If you are as keen on ray tracing as I am, a couple of very interesting things have happened over the last few months but with so little fanfare that you would be forgiven for missing them. Both of these things have their origin in Imagination Technologies' efforts to deploy their hardware accelerated ray tracing technology so I'll quote a from a 28th February blog post and March 1st press release; first the blog post:
The demo ... at our GDC 17 booth this year is an expanded version of one of the regular (Unreal) engine tutorial scenes. The engine can be switched between raster mode and full ray traced mode on the fly. While in ray traced mode, one can then select between raster and ray traced shadows and probed and ray traced reflections, again on the fly...we demonstrate the flexibility of ray tracing with respect to alternative camera models with a ... render mode, which renders the scene using a true 360-degree spherical lens in a single render.
Future work will include dynamic geometry, support for point lights, and a reimplementation of our hybrid single-ray soft shadow algorithm.
Which is interesting enough in itself, but there is more:
With the upcoming Unity 5 lightmapping feature that uses PowerVR ray tracing for pre-baked lighting, developers and artists can use our ray tracing technology to get unbiased physically-based global Illumination (GI) and interactive feedback on any changes they make to the scene, including materials, geometry or lights.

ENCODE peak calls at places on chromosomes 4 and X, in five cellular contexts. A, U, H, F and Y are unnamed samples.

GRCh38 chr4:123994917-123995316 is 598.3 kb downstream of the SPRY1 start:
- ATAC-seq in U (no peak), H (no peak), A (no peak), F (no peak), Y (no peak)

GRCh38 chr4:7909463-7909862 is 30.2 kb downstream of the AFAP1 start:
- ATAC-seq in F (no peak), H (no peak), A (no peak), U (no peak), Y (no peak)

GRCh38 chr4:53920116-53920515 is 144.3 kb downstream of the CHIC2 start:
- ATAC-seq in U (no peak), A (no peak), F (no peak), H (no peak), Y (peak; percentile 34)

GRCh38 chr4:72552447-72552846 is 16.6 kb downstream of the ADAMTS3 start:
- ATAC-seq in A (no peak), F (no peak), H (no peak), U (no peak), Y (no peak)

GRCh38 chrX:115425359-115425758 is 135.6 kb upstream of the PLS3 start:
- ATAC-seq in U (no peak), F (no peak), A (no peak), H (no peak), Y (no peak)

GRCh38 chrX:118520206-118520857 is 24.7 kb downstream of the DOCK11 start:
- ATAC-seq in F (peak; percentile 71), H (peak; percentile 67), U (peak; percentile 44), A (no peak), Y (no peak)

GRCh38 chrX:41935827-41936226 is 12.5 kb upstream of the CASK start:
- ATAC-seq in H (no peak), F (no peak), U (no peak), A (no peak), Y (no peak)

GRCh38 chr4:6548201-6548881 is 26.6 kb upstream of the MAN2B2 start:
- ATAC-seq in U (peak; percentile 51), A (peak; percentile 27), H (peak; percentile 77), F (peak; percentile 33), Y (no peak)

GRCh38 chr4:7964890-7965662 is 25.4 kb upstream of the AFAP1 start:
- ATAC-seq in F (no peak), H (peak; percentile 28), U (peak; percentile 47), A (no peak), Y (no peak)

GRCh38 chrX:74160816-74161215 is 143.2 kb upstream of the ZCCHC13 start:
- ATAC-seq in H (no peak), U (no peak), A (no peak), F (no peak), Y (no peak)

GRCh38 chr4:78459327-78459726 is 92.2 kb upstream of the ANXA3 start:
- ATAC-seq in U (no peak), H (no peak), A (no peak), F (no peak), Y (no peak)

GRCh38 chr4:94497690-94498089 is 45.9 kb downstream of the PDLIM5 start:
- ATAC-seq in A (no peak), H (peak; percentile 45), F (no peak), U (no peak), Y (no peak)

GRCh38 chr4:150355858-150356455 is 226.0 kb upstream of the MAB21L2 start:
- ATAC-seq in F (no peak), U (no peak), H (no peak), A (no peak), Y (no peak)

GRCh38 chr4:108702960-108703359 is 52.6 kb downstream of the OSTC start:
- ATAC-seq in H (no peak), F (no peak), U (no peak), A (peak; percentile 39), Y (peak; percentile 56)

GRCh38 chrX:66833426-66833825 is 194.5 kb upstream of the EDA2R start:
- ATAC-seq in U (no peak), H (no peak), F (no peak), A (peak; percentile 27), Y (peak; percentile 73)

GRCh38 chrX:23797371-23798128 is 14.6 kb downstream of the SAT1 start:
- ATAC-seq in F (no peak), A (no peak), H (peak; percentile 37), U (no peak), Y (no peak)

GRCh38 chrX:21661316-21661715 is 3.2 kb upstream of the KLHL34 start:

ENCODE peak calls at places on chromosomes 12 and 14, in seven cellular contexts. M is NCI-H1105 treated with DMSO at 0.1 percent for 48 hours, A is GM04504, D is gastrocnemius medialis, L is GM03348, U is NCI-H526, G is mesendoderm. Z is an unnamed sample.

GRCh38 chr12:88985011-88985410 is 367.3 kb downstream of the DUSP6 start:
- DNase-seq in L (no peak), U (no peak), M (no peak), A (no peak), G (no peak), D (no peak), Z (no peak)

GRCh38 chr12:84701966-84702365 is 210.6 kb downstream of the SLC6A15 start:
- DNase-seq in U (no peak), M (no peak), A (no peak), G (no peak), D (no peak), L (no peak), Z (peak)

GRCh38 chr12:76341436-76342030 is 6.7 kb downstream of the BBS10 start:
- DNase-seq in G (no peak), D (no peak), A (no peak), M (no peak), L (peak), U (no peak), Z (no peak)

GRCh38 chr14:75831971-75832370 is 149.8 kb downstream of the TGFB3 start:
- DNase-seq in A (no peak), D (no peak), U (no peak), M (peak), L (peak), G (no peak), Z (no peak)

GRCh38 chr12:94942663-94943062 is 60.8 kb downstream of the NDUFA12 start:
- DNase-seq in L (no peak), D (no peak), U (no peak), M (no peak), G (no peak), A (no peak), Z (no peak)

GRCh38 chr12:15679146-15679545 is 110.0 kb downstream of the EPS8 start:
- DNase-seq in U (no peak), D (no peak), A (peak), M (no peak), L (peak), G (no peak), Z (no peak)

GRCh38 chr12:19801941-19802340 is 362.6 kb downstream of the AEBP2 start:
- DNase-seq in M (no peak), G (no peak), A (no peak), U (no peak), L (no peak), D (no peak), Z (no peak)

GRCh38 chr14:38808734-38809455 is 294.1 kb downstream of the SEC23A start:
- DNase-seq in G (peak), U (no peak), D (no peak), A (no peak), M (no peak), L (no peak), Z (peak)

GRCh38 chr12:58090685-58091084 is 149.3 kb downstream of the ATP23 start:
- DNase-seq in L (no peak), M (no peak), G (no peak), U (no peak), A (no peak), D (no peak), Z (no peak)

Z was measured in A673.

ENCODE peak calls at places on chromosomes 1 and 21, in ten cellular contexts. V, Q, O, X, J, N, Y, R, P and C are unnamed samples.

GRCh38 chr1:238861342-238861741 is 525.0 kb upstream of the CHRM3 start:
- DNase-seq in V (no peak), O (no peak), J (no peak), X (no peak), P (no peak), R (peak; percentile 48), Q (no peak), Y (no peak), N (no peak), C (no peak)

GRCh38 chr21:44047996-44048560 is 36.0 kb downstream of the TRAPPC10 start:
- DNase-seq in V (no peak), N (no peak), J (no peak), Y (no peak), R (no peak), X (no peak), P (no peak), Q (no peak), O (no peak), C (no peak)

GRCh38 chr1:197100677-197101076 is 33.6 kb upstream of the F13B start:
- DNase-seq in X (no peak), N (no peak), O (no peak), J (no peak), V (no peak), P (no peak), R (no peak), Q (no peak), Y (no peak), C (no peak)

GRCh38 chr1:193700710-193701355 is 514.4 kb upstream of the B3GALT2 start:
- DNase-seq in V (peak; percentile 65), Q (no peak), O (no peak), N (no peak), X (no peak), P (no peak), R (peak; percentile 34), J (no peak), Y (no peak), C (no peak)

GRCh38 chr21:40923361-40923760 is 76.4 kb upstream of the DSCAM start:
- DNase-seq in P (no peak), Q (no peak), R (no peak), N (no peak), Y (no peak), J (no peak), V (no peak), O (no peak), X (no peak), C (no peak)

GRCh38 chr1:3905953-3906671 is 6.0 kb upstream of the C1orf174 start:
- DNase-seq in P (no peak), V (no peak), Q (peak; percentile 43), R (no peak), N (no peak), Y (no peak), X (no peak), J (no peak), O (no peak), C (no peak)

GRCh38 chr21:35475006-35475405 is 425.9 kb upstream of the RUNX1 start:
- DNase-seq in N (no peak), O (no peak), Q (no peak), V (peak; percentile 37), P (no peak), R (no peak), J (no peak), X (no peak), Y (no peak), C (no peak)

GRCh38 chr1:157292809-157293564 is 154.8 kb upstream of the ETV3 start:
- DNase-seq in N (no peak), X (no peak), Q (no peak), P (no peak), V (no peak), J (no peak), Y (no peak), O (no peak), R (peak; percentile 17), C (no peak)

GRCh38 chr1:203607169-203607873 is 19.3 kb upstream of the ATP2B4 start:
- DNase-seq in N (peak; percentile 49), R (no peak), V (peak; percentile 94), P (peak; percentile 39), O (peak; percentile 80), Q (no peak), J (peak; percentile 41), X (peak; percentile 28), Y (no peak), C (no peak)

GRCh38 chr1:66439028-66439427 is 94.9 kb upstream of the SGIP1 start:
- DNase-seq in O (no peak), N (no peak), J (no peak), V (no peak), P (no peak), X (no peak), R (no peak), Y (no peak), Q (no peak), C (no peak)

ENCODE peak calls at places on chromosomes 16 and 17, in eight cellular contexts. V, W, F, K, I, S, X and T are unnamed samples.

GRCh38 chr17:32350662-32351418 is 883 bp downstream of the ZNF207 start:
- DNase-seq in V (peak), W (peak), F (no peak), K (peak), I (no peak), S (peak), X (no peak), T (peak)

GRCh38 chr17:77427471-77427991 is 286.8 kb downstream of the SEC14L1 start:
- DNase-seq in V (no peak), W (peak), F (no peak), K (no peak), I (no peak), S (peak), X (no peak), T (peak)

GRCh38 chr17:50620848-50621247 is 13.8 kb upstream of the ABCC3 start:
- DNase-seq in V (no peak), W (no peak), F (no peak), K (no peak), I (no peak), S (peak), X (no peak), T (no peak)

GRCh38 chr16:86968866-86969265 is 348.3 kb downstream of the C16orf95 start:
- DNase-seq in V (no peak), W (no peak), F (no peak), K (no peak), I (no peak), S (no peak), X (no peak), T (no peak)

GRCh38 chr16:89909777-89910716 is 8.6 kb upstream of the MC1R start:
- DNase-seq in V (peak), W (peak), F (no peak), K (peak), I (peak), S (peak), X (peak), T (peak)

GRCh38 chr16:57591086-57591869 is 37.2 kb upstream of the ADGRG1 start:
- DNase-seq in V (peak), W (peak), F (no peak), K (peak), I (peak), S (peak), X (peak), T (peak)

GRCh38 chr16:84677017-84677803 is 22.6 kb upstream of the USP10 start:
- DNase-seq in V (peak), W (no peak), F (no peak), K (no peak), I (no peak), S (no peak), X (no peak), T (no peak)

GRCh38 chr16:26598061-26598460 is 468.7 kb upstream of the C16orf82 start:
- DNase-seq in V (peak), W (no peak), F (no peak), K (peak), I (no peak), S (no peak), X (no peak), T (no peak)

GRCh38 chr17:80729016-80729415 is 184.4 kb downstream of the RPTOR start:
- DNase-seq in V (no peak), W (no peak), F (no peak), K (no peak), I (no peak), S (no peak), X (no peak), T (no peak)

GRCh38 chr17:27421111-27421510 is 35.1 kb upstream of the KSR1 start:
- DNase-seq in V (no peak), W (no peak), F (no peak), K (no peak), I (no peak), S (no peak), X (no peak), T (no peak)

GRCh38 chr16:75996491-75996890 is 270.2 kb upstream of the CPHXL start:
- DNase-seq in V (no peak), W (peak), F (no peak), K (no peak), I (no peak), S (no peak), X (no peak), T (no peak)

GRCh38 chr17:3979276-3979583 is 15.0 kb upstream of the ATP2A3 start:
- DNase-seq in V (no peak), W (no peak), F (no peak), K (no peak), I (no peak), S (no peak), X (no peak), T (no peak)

In other words, there is a project to provide UE devs with a fully ray traced rendering path that can take advantage of hardware accelerated ray tracing on a mobile GPU (check out Imagination's previous work on this). And for Unity shops, there is a full, commercial grade ray tracer available for production of light maps. These seem like two different things but the common factor is that they both use Imagination's ray tracing extensions to Khronos rendering APIs. How long would it take to switch out the software renderer and add the hardware assisted version in Unity? Imagination claims that the UE mods they have made play completely transparently with the standard raster based renderer; what's the downside for Epic to deploy something like that?
Now that we have seen a mobile GPU with better than 150 million rays per second, the common objection whenever the idea of ray tracing comes up is that it's impossible to break the chicken and egg situation. Lighting is a solved problem, even if its all a kludge and artists despise it, so there is no incentive for GPU makers to change their hardware; without hardware, why would devs write for it? Who's going to square that circle?
It's almost two years since Imagination rolled out Gandalf, their first serious attempt at this, and at the time they were predicting a vastly upgraded version within this timeframe. Since Moore's law is still ticking along nicely in defiance of all the doomsayers, the cost of 150 million rays is almost literally nothing on a 7nm process so it can't be long before adding this as a differentiator becomes a no-brainer.
With the two big engines quietly acquiring the capability to turn on ray tracing in anticipation of hardware showing up, and the cost/performance of significant amounts of ray tracing moving very quickly in the right direction, that circle is starting to look pretty square.
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